1. One Krishan Lal a displaced person was allotted an area of about 508 bighas of evacuee agricultural land in lieu of land left by him in Pakistan. In due course proprietary rights were conferred on him by the Managing Officer and he became full owner thereof. After the conferment of the proprietary rights, Krishan Lal, the original owner, sold his land by various sale deeds from 1957 to 1959 to different vendees. After Krishan Lal had sold the land transferred to him by the Rehabilitation Department to the vendees, it was found by the Rehabilitation Department that his allotment to the extent of 6.131/2 standard acres, equal to about 54 bighas and 9 biswas, was in excess and in accordance with law the proprietary rights to the extent of then aforesaid area were cancelled by the Rehabilitation Department. The order of cancellation is not in dispute.
2. As a consequence of the cancellation of the 54 bighas and 9 biswas from the allotment of Krishan Lal, this much area had to be retrieved by the Rehabilitation Department from the vendees as by that time the original owner had sold away the entire allotted area including the area which was found to be in excess.
3. The Rehabilitation Department retrieved the excess area from the last vendees of Krishan Lal, who purchased the land from him in the sales made by him in the years 1958 and 1959. The persons who purchased from Krishan Lal in the year 1957 were saved.
4. The subsequent vendees were dissatisfied from. the orders retrieving the area which was subject-matter of their sales and. they failed before all the Rehabilitation Departmental authorities. The Rehabilitation authorities found that the only way to retrieve the excess allotment was that the excess land from the last vendees had to be taken and in this manner the last vendees were deprived of their land and the same was taken over by the Rehabilitation Department. This writ petition is directed against the action of the Rehabilitation Department retrieving the excess allotment of Krishan Lal from his vendees who were the last in point of time.
5. Shri H. S. Wasu, learned Counsel for the petitioners, has invited my attention to paras 24 and 25 of Tarlok Singh's Manual (pages 152 and 153) and has argued that allotment of evacuee property has to be made to the claimants serial-wise and they have to be allotted land according to seriatim numerical numbers of the Khasra and in this manner allotment was made to Krishan Lal claimant, from whom the petitioners purchased the land. If allotment of Krishan Lal is found in excess then the last khasra numbers in the numerical order have to be withdrawn from him and not on the basis of the last purchasers. According to the learned counsel, the khasra numbers which were sold to them by Krishan Lal are the earlier khasra numbers in the list of khasras which were allotted to Krishan Lal and those khasra numbers would be saved and the latter khasra numbers have to be retrieved from the allotment of Krishan Lal and if paras 24 and 25 of Tarlok Singh's Manual had been followed by the Rehabilitation Department then the land of the petitioners would have been saved and that of the other vendees would have been retrieved and according to the learned counsel this is the correct method of retrieving area from an allottee whose allotment is found to be in excess.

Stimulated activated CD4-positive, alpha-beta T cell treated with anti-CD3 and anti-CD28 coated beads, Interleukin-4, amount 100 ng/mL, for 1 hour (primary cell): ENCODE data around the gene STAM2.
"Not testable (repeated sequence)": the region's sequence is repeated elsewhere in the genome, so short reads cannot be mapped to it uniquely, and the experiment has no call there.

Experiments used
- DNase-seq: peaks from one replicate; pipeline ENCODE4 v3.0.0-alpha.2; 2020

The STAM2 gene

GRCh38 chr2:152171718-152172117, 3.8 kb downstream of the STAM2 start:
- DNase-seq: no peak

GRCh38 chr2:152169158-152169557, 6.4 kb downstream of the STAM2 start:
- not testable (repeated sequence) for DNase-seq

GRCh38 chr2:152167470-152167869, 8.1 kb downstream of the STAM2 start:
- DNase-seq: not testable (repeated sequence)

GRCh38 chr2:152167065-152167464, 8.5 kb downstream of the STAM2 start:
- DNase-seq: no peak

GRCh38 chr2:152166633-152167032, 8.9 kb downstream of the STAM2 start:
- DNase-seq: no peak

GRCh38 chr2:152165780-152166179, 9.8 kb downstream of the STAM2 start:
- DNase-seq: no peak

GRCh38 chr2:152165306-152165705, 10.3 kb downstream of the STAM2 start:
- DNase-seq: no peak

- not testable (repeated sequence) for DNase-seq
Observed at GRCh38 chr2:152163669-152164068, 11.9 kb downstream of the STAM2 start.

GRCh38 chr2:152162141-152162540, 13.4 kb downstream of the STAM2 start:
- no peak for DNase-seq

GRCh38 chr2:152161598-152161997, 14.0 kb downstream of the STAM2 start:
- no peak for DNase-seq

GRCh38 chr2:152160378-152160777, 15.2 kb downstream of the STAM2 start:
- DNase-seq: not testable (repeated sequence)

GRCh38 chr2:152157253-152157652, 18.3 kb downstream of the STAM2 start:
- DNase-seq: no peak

6. I am unable to agree with the contention of Mr. H. S.. Wasu, the learned counsel appearing for the petitioners. The system of making allotment contained in paras 24 and 25 of Tarlok Singh's Manual would be a good guide at the time of allotment so that the Managing Officers or the Custodians who were given the authority to make allotments may not act arbitrarily while making allotments. So these paragraphs were only a good guide for the matter of making proper allotments in a serial order to the various claimants to avoid discrimination or favouritism or allotment in an irregular or haphazard manner. But these paras cannot he brought in aid on the facts of this case as shown above. The rule of law laid down in the Transfer of Property Act will have to bet kept in view. Krishan Lal first sold part of his land allotted to him in the year 1957. To that extent his allotment has been held to be good. Thereafter he sold the remaining part, some in 1958 and some in 1959. At the time when he made subsequent sales in the years 1958 and 1959, if the order of cancellation is, to stand, he had no title left in him to make transfers in the years 1958 and 1959 and as such no title will pass to the vendees. This is the settled law that a vendor can transfer rights possessed by h and he can convey title no better than his. If title of Krishan Lal, the original allottee, is found to be wanting, then he had no title in 1958 and 1959 when he transferred the land in dispute to the petitioners who are his vendees. As such the petitioners will act no title to the property in dispute and no fault can be found with the transfer made by Krishan Lal in the year 1957 as at that 'time to the extent of the transfer made in that year he had title in the property. Therefore, the, only conclusion in law would be, as rightly, held by the authorities below, that the earlier transfers have to be held to be good to the extent to which Krishan Lal had the title and the subsequent transfers will be held to be bad and will have to be ignored and to that extent the area which has to be retrieved will have to be taken back from the subsequent vendees. No other view is possible.
7. For the reasons recorded above, there is no merit in this petition which is dismissed with costs.
8. Writ petition dismissed.